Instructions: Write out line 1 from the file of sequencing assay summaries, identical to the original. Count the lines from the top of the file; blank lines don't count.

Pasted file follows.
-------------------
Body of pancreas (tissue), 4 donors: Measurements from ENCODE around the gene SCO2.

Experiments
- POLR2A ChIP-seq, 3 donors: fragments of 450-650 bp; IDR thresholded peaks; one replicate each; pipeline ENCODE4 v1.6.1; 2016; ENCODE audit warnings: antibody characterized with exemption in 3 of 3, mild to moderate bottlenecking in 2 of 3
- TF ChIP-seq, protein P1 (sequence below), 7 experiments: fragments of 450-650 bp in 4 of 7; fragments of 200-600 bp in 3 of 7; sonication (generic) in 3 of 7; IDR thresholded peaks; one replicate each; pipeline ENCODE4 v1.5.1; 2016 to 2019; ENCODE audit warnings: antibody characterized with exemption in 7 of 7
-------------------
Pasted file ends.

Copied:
Body of pancreas (tissue), 4 donors: Measurements from ENCODE around the gene SCO2.